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Rolling deeper with Cycle Oregon in 2015

Posted by on April 10th, 2015 at 1:48 pm

Cycle Oregon 2014 - Day 6-22

Riders and locals in the historic town of Shaniko on Cycle Oregon 2014.
(Photo by J. Maus/BikePortland)

Those of you who’ve been around this site a while know that I’ve always been a huge fan of Cycle Oregon, a non-profit known mostly for their fully-supported week-long rides that venture into the most remote corners of our state.

Now I’m very excited to share that this year BikePortland is an official media partner.

That means from now through their big “Hell on Wheels” Week Ride in September, we’ll cover their work, their rides, and the impact of bicycling and bicycle tourism on rural Oregon. While most people think of Cycle Oregon merely as a super-posh, catered bike ride (which it certainly can be), the non-profit organization behind it has deep ties to the people and the host communities they work with.

Its charitable arm, the Cycle Oregon Fund, invests in small rural towns not simply as a thank-you for letting 2,500-plus people roll through or as a feel-good measure to soften the hearts of participants (although both of those are worthy reasons). They do it because the survival of rural Oregon and Cycle Oregon are inextricably linked.

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Rural Oregon’s future is not stable or certain; but one thing that is certain is that without vibrant small towns connecting the dots of our state’s majestic countryside, Cycle Oregon — and the rest of our state’s growing bike tourism ecosystem — couldn’t exist.

Thanks to this partnership, I’ll be able to delve deeper into this issue during my trip to eastern Oregon later this year.

On that note, here’s a bit more of what we’ve got planned in the coming months:

  • A contest where one lucky reader will win free passes to the Cycle Oregon Weekend Ride. Stay tuned for details on how to enter.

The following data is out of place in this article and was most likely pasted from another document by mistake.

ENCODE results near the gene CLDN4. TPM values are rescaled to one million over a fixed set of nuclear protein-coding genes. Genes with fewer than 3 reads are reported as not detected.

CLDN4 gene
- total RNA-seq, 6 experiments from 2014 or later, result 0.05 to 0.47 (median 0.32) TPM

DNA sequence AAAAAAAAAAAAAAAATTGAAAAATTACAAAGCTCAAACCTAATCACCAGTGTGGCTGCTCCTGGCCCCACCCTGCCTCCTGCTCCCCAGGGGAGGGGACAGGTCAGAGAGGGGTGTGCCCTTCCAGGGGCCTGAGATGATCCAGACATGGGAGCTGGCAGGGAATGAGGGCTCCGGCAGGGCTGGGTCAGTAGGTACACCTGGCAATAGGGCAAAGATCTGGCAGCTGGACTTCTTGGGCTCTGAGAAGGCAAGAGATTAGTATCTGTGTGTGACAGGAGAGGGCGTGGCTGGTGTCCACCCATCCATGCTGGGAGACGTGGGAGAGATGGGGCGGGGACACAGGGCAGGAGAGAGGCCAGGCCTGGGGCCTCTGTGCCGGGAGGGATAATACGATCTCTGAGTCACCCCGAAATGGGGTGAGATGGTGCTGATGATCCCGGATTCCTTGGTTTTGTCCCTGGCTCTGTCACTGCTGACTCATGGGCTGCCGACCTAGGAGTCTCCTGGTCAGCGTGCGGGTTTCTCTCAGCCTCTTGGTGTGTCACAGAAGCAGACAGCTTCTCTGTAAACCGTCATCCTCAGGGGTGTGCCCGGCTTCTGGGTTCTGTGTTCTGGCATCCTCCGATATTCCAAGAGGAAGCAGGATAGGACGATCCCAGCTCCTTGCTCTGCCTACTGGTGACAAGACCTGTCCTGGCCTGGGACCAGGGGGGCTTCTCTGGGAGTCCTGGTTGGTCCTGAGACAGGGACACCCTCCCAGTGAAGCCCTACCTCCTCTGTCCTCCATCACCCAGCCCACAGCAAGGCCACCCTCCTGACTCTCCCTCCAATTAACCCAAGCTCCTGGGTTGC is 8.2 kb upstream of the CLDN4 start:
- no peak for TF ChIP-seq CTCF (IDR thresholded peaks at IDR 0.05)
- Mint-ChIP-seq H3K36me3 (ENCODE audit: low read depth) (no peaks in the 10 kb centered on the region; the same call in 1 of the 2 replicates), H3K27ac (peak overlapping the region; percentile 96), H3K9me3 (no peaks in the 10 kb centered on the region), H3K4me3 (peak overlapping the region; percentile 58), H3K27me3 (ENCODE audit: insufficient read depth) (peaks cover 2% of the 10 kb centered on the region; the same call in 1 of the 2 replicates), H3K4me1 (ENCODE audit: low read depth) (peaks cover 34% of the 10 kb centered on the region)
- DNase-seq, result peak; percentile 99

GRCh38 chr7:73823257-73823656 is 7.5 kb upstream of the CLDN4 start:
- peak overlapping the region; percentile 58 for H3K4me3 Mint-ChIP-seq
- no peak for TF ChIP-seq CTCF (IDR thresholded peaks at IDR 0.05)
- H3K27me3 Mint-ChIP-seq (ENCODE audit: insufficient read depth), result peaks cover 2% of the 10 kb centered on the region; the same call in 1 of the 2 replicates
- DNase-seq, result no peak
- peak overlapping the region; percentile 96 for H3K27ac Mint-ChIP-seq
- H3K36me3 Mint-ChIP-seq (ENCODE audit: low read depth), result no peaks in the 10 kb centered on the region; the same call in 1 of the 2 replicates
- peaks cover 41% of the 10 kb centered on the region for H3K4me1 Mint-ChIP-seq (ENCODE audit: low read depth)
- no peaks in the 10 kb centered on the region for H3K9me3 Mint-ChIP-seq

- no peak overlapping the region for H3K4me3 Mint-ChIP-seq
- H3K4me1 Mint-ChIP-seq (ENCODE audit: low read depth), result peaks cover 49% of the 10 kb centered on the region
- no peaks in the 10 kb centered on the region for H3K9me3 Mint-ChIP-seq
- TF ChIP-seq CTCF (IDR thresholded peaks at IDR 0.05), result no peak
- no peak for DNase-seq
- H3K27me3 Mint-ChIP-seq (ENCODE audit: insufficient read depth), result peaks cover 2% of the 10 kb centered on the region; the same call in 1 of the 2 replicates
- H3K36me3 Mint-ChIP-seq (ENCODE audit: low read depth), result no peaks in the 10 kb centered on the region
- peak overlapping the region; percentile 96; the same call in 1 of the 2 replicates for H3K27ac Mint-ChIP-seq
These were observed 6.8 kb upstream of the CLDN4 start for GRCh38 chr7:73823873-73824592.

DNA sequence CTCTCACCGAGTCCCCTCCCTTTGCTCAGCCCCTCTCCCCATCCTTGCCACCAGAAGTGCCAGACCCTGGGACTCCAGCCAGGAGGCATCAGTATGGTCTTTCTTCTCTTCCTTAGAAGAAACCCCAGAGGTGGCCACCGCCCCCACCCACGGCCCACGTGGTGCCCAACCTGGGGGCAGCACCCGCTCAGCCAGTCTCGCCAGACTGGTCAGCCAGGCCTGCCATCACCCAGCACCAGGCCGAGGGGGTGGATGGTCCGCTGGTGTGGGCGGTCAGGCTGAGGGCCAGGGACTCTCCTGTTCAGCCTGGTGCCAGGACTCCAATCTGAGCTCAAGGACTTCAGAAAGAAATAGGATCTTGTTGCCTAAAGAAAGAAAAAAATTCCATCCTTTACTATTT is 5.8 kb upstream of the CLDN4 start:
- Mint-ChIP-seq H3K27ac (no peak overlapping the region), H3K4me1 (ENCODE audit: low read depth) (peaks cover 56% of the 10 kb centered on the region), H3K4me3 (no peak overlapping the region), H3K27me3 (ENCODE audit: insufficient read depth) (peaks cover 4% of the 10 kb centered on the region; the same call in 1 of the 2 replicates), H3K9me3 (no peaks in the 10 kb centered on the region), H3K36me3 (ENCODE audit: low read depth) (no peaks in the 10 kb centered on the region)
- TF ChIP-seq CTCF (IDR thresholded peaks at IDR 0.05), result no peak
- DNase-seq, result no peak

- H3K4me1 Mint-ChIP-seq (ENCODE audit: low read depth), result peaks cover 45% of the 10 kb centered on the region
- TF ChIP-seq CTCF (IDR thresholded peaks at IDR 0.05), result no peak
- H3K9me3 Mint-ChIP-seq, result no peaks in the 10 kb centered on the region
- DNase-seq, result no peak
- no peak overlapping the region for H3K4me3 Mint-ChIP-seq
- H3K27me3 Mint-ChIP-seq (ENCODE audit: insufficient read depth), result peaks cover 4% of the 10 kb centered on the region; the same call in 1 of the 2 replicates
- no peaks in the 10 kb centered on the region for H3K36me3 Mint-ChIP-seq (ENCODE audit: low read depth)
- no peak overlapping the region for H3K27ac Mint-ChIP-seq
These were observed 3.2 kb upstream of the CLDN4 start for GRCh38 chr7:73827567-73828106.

• Speaking of the contest… Have you ever discovered a place while on Cycle Oregon than return for a trip on your own? Be thinking about your experiences and get ready to share them with us. We’ll choose the best ones, pick a winner, and share the highlights here on the Front Page.
  • We’ll take a closer look how the Weekend Ride has spurred interest in bicycling in Polk County and inspired new riders, women riders, and families to get hooked on cycling.
  • With the busy event ride season around the corner, we’ll share a how-to guide on group riding etiquette.
  • I’ll visit Wallowa and Union County to give you an in-depth look at the people and places behind the state’s most well-developed region for bicycle tourism.

Whether you’ve never heard of Cycle Oregon or you’re a veteran of one of their 27 annual rides, I hope you enjoy our coverage. Stay tuned!

NOTE: We love your comments and work hard to ensure they are productive, considerate, and welcoming of all perspectives. Disagreements are encouraged, but only if done with tact and respect. If you see a mean or inappropriate comment, please contact us and we'll take a look at it right away. Also, if you comment frequently, please consider holding your thoughts so that others can step forward. Thank you — Jonathan

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PdxMarkPeter KoonceKevin Wagoner Recent comment authors
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Kevin Wagoner
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Kevin Wagoner

Awesome. I signed up as soon as I saw the route. I’ve always wanted to do Cycle Oregon and I’ve always wanted to visit that area of the state. Looking forward to it!

Peter Koonce
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Peter Koonce

I signed up after seeing the route and knowing how much good that CO does in the state. It is a fantastic partnership for CO to have BP on board and the coverage inspires me to ride… Thanks to you both.

PdxMark
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PdxMark

Back when I was riding CO, in the years before I was volunteering at CO, I would always say “I’ll wait to see the route before I decide whether to sign-up.” Of course, I always signed-up. The route and the ride are always great, even if you’ve been in that general area before.